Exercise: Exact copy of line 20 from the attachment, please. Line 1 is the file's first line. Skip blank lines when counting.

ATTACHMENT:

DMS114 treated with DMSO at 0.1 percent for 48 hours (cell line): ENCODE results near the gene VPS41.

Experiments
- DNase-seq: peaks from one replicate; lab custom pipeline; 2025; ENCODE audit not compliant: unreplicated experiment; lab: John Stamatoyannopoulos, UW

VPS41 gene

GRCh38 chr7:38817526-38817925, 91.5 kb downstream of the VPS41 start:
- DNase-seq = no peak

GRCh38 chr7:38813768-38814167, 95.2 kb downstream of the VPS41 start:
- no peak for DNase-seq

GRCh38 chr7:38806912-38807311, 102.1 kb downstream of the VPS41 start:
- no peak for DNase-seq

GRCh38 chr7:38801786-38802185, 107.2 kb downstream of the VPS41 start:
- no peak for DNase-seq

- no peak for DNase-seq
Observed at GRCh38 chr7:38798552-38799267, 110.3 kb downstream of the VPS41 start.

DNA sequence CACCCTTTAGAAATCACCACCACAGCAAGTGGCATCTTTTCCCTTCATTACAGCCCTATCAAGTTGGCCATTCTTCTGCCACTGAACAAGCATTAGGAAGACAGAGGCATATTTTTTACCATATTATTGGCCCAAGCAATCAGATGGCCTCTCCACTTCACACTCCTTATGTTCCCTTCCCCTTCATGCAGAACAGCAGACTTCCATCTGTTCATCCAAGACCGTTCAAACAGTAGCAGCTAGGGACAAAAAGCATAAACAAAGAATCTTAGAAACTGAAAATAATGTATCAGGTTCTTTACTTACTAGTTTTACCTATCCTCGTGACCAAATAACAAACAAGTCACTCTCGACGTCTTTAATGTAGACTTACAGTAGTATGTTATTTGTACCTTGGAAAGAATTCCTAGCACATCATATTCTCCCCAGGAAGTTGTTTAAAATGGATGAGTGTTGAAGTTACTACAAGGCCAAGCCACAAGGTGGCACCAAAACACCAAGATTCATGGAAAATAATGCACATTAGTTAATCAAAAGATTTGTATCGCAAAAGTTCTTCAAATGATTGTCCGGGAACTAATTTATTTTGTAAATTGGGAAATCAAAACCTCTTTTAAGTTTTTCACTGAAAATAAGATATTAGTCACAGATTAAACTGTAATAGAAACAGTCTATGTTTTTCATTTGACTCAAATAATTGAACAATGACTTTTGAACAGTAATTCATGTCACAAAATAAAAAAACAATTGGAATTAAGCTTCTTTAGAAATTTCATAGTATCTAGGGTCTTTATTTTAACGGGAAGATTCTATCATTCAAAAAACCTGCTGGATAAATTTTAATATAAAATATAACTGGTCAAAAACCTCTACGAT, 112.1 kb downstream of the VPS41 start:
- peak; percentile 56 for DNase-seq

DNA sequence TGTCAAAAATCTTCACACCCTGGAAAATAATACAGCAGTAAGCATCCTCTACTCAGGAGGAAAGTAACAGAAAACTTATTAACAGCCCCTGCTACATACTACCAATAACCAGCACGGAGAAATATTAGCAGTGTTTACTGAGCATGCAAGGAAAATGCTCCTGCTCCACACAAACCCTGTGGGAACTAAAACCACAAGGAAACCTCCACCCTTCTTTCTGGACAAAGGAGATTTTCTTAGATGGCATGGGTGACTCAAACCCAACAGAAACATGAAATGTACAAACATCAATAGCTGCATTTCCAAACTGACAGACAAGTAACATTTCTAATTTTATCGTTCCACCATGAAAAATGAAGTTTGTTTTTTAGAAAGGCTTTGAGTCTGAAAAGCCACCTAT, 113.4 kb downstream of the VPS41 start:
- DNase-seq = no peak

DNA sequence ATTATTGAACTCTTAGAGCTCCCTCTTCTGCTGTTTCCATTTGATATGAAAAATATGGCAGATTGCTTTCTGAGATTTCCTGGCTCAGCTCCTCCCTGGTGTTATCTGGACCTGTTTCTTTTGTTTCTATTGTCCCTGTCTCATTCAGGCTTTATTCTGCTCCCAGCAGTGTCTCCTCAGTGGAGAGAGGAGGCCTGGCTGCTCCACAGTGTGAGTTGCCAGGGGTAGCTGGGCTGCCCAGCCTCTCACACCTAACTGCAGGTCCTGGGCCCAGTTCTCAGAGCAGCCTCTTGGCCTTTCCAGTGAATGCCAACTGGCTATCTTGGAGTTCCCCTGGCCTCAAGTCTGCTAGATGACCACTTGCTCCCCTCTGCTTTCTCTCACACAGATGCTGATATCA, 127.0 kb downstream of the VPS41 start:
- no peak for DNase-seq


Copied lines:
- no peak for DNase-seq